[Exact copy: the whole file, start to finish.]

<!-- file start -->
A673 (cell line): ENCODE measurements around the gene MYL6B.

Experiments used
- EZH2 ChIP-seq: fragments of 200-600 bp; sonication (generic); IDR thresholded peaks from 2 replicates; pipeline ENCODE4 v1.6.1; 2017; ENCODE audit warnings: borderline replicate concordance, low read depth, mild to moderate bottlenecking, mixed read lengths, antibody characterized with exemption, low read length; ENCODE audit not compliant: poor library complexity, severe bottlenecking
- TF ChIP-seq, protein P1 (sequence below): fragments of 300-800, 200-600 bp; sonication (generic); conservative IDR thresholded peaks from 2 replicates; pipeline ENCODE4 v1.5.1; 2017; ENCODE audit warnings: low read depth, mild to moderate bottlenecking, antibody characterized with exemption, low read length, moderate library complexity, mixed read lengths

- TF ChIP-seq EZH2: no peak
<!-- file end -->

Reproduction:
A673 (cell line): ENCODE measurements around the gene MYL6B.

Experiments used
- EZH2 ChIP-seq: fragments of 200-600 bp; sonication (generic); IDR thresholded peaks from 2 replicates; pipeline ENCODE4 v1.6.1; 2017; ENCODE audit warnings: borderline replicate concordance, low read depth, mild to moderate bottlenecking, mixed read lengths, antibody characterized with exemption, low read length; ENCODE audit not compliant: poor library complexity, severe bottlenecking
- TF ChIP-seq, protein P1 (sequence below): fragments of 300-800, 200-600 bp; sonication (generic); conservative IDR thresholded peaks from 2 replicates; pipeline ENCODE4 v1.5.1; 2017; ENCODE audit warnings: low read depth, mild to moderate bottlenecking, antibody characterized with exemption, low read length, moderate library complexity, mixed read lengths

- TF ChIP-seq EZH2: no peak